If you try something new, you might really enjoy it, even if it's filling balloons with Hot Wheels and throwing them off a bridge to see if they'll float. Break out of a dinner rut with today’s Groupon: for $20, you get $40 worth of traditional Moroccan cuisine at Mataam Fez.
Dinner at Mataam Fez is a time to relax with family and friends, put stresses aside, and savor a meal, served with a side of traditional Moroccan belly dancing. Dinner is a five-course affair, and begins with a choice of Moroccan wedding (lamb and lentil) or vegetable soup, followed by an assortment of fresh Moroccan salads and b'stella–a flaky pastry appetizer stuffed with chicken, almonds, spiced eggs, and lost footage from Hidalgo, with a dusting of powdered sugar and cinnamon. Once tummy fires have been stoked, guests can add fuel to the feast with an exotic entree such as grilled lamb brochette or fresh rabbit with cinnamon, paprika, and garlic. Mataam Fez also caters to vegetarians with flavorsome meatless dishes such as cous cous with raisins and garbanzos, or vegetables m'hammer—a savory concoction of sautéed veggies that makes tongues dance with a topping of hot sauce, and its rendition of "Too Legit to Quit." While mouths feast on the flavors of North Africa, eyes can feast on the nightly dance performances, or on the colorful décor complete with lavish tapestries and traditional pendant lamps.
At Mataam Fez, meals are about more than the food. The restaurant exudes both the warm hospitality and the festive traditions of Morocco, creating a vibrant dining experience that brings a small piece of northern Africa to Denver.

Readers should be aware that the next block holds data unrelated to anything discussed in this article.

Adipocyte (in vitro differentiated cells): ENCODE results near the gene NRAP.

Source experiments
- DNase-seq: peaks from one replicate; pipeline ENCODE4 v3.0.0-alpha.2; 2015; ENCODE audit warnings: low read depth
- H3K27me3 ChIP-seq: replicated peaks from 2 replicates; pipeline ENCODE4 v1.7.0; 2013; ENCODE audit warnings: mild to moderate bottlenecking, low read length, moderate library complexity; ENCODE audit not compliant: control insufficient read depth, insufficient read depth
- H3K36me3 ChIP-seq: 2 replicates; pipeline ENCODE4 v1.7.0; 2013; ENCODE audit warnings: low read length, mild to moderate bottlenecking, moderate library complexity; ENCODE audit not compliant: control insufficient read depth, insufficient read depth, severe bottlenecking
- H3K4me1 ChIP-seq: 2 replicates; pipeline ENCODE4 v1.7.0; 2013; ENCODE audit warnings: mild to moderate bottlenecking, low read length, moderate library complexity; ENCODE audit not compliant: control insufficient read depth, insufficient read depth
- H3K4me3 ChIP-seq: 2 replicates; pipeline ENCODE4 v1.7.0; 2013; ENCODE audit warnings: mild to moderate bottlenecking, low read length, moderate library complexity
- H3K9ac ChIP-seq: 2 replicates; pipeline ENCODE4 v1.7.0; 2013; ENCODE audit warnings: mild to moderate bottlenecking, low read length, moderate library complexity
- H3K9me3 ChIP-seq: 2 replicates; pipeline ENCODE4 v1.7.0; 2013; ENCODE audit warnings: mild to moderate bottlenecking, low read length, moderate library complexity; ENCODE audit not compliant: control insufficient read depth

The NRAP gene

Every meal is a five-course feast that begins with an opportunity for guests to wash their hands using lightly scented lemon water. After selecting an entree from the menu—which includes dishes such as honey-glazed cornish game hen with apricots and roasted almonds as well as vegetarian couscous with seasonal vegetables—tables receive orders of savory harira soup, assorted Moroccan salads, and a b’stella pastry appetizer before the main courses arrive. The palate-cleansing course of fresh fruit and mint tea then herald the end of the meal.
The spirit of Morocco isn’t constrained to the menu, however. It also heavily influences the restaurant’s decor and ambiance. Colorful cushions surround the low teak-inlaid tables, which allows diners to enjoy their meal in traditional Moroccan fashion: seated on the floor and eating with their hands instead of silverware or telekinetic powers. Although brightly colored tapestries and shining brassware adorn the walls, most eyes are drawn to the professional belly dancers who occasionally weave between the tables.